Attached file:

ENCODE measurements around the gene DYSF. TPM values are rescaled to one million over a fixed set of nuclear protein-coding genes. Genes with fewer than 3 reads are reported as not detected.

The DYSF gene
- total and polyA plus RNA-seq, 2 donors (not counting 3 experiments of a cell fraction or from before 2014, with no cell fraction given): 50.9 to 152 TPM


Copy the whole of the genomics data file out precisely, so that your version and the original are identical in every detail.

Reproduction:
ENCODE measurements around the gene DYSF. TPM values are rescaled to one million over a fixed set of nuclear protein-coding genes. Genes with fewer than 3 reads are reported as not detected.

The DYSF gene
- total and polyA plus RNA-seq, 2 donors (not counting 3 experiments of a cell fraction or from before 2014, with no cell fraction given): 50.9 to 152 TPM